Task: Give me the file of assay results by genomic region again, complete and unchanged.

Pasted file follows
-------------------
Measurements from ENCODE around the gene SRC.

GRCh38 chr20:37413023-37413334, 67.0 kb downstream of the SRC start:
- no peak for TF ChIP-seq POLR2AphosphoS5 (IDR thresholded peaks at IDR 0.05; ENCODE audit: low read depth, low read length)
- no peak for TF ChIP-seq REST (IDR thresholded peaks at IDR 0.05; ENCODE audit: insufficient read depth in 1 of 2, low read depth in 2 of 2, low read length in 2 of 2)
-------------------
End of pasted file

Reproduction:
Measurements from ENCODE around the gene SRC.

GRCh38 chr20:37413023-37413334, 67.0 kb downstream of the SRC start:
- no peak for TF ChIP-seq POLR2AphosphoS5 (IDR thresholded peaks at IDR 0.05; ENCODE audit: low read depth, low read length)
- no peak for TF ChIP-seq REST (IDR thresholded peaks at IDR 0.05; ENCODE audit: insufficient read depth in 1 of 2, low read depth in 2 of 2, low read length in 2 of 2)